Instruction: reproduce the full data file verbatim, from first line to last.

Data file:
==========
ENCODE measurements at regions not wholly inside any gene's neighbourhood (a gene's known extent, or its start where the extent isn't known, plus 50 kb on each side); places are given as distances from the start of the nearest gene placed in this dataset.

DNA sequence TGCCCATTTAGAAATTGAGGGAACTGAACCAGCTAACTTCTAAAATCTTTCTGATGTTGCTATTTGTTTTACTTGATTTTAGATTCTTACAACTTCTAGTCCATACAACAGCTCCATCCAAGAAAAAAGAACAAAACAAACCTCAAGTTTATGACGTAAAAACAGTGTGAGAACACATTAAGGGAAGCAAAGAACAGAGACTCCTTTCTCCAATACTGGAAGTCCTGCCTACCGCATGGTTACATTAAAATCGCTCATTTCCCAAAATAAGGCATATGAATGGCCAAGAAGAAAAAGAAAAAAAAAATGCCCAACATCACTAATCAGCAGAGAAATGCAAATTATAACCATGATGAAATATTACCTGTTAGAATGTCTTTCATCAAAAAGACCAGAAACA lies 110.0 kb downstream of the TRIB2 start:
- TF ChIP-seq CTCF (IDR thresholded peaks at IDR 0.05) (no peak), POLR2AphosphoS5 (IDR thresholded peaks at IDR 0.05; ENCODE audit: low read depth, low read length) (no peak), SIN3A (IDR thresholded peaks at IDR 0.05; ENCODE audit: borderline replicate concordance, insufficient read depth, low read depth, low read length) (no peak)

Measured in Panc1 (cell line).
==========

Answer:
ENCODE measurements at regions not wholly inside any gene's neighbourhood (a gene's known extent, or its start where the extent isn't known, plus 50 kb on each side); places are given as distances from the start of the nearest gene placed in this dataset.

DNA sequence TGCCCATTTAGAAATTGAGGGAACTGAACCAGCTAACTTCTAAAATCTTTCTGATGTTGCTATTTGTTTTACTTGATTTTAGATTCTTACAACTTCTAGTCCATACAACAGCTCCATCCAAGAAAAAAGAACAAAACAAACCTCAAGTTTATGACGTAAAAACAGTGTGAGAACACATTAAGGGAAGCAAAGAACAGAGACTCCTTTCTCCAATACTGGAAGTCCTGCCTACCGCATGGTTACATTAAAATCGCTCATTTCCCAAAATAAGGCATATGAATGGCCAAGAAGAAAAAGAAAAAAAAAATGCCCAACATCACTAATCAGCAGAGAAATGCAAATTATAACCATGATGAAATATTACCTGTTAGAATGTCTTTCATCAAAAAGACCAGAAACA lies 110.0 kb downstream of the TRIB2 start:
- TF ChIP-seq CTCF (IDR thresholded peaks at IDR 0.05) (no peak), POLR2AphosphoS5 (IDR thresholded peaks at IDR 0.05; ENCODE audit: low read depth, low read length) (no peak), SIN3A (IDR thresholded peaks at IDR 0.05; ENCODE audit: borderline replicate concordance, insufficient read depth, low read depth, low read length) (no peak)

Measured in Panc1 (cell line).